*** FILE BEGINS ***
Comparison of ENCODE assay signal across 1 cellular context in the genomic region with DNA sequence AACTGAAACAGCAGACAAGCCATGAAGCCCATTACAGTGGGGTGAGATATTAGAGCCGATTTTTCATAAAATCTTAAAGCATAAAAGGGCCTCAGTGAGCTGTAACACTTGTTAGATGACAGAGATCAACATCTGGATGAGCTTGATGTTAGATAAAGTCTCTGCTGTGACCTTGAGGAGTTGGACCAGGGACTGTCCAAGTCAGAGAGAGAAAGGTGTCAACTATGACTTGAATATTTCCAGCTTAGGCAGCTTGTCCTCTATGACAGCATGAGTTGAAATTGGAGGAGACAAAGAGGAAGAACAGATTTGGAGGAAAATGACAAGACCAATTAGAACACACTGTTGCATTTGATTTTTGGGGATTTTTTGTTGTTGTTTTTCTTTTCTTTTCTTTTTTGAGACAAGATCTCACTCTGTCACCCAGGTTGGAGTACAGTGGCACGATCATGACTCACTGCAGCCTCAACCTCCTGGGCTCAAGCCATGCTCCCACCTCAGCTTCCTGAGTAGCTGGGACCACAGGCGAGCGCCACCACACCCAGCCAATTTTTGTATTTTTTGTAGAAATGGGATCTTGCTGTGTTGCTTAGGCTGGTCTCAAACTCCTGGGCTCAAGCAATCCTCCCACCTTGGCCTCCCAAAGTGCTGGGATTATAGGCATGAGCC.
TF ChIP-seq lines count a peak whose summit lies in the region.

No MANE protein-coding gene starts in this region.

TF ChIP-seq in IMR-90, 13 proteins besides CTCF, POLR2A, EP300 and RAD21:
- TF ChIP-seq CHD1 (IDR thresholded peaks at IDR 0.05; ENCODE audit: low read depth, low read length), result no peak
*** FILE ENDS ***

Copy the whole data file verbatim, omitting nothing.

Comparison of ENCODE assay signal across 1 cellular context in the genomic region with DNA sequence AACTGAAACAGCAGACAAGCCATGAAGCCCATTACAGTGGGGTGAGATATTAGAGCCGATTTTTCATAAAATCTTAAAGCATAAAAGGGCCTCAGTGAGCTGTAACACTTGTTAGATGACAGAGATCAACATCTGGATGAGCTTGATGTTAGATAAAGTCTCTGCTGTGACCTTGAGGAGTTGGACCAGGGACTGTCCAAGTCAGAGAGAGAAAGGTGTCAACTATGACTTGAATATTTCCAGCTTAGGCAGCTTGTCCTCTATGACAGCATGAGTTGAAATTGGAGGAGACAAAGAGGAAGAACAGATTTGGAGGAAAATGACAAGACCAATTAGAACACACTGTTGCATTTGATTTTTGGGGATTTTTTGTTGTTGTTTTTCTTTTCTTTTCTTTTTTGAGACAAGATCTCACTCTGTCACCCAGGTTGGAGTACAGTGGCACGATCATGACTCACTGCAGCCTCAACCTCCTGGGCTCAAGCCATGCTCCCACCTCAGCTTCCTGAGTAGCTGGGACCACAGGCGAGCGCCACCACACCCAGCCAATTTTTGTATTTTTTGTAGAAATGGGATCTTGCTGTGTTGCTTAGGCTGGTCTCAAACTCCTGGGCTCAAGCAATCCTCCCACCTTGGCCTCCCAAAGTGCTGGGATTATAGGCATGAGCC.
TF ChIP-seq lines count a peak whose summit lies in the region.

No MANE protein-coding gene starts in this region.

TF ChIP-seq in IMR-90, 13 proteins besides CTCF, POLR2A, EP300 and RAD21:
- TF ChIP-seq CHD1 (IDR thresholded peaks at IDR 0.05; ENCODE audit: low read depth, low read length), result no peak